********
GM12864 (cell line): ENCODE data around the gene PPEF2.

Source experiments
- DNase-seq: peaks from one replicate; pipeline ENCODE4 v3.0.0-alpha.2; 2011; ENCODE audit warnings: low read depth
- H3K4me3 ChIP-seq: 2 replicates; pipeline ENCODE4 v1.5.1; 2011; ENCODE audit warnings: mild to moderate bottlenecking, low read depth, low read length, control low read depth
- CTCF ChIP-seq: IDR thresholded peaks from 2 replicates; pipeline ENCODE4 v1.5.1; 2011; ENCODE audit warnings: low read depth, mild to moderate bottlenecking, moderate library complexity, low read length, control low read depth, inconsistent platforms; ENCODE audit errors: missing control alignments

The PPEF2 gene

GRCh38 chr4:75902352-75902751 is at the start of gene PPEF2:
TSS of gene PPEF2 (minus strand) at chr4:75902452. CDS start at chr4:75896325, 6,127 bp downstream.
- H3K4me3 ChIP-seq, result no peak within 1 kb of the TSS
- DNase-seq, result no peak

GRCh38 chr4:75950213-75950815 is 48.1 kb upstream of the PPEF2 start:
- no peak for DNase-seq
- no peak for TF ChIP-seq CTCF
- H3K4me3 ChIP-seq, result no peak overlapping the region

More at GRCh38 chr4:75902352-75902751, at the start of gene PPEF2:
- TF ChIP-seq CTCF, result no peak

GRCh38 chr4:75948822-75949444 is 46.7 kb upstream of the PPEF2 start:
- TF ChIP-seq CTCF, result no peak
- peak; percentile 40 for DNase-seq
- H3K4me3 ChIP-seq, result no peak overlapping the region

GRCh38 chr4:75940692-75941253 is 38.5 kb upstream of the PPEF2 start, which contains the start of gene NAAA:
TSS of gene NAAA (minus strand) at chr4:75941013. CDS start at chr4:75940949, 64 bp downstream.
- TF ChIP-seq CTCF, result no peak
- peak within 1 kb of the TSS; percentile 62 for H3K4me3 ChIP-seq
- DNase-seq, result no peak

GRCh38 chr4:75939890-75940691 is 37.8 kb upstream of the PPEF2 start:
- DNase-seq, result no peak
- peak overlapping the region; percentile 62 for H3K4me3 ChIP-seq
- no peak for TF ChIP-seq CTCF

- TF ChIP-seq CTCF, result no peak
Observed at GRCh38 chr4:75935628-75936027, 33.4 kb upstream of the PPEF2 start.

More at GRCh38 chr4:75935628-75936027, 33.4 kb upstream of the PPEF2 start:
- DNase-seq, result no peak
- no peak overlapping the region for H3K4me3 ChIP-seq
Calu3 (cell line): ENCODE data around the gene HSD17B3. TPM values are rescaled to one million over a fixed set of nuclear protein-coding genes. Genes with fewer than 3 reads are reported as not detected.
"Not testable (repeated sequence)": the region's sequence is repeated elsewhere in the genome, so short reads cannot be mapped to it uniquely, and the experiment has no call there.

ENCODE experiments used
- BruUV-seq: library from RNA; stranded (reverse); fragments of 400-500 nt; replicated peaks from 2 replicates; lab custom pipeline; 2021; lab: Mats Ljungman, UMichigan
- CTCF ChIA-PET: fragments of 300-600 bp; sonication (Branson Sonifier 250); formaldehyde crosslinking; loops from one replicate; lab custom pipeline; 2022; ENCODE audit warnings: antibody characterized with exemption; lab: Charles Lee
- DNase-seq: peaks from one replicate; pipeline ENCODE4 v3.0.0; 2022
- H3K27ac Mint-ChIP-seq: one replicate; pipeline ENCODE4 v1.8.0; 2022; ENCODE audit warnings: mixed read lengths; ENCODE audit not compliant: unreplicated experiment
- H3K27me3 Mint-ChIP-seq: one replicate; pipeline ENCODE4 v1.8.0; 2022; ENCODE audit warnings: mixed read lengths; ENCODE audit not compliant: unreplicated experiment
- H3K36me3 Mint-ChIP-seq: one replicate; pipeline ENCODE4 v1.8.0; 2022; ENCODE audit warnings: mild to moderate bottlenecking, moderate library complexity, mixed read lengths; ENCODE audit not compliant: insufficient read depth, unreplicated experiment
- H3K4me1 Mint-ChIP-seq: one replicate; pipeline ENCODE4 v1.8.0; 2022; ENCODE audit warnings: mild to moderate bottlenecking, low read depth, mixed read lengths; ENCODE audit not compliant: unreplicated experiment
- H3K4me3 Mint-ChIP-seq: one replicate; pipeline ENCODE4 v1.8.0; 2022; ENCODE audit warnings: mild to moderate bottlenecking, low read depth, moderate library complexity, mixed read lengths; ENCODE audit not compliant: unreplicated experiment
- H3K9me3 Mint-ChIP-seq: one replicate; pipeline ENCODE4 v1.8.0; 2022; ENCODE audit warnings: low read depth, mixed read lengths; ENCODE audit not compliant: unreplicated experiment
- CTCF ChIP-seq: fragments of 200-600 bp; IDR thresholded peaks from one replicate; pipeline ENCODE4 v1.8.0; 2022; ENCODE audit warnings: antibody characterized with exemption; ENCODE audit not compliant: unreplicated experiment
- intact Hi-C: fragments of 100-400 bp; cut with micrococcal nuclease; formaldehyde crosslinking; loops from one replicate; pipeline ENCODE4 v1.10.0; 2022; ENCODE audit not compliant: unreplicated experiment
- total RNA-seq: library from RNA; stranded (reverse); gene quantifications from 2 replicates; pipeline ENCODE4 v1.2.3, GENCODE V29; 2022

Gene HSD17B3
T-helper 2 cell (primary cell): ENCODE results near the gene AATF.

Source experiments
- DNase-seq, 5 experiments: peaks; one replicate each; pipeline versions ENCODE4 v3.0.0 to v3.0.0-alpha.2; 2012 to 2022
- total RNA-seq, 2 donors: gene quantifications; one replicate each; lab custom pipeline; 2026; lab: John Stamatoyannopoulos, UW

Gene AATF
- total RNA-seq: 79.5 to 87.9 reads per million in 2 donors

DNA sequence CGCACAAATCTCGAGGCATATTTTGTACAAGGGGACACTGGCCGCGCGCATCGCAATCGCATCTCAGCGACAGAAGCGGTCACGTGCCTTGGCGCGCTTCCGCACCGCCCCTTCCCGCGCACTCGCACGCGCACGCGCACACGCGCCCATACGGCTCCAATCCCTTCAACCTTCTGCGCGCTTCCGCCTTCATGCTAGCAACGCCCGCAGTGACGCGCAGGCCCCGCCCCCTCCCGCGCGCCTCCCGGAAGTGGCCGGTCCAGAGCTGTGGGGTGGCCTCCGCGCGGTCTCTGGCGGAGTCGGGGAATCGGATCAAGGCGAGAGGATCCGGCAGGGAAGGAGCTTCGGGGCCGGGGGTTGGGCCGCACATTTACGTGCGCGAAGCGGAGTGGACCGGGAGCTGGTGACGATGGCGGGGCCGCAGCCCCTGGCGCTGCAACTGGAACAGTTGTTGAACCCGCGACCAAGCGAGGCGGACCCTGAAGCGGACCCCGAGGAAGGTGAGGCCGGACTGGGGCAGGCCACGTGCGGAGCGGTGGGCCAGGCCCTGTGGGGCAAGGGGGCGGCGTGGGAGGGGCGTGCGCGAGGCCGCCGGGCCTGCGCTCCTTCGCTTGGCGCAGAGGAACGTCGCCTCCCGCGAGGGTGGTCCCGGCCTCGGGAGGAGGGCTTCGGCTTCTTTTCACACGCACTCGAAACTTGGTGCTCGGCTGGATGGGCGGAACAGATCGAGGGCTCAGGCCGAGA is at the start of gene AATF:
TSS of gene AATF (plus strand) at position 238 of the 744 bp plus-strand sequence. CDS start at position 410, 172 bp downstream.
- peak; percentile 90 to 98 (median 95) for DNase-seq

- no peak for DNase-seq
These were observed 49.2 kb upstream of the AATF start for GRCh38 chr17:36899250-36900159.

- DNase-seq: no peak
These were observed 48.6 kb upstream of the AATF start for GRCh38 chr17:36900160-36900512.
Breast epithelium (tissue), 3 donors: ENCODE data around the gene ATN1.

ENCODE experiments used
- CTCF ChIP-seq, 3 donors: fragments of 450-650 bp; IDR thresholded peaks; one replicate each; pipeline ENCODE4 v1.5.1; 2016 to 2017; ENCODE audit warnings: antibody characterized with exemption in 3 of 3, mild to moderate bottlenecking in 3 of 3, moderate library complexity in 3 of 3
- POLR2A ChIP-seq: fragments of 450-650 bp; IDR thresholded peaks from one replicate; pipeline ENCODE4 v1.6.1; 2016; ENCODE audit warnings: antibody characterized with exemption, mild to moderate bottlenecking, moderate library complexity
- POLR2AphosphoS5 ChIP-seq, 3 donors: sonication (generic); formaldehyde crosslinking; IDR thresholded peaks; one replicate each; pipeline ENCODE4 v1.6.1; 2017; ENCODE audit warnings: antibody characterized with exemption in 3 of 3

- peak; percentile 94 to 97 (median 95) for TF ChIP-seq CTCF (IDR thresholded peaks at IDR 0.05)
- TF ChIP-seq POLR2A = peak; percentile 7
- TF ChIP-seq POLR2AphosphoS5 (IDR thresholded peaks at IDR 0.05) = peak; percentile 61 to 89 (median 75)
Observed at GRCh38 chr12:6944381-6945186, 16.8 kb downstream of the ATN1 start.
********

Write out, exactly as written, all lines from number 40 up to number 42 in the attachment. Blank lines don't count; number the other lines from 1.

- DNase-seq: peaks from one replicate; pipeline ENCODE4 v3.0.0; 2022
- H3K27ac Mint-ChIP-seq: one replicate; pipeline ENCODE4 v1.8.0; 2022; ENCODE audit warnings: mixed read lengths; ENCODE audit not compliant: unreplicated experiment
- H3K27me3 Mint-ChIP-seq: one replicate; pipeline ENCODE4 v1.8.0; 2022; ENCODE audit warnings: mixed read lengths; ENCODE audit not compliant: unreplicated experiment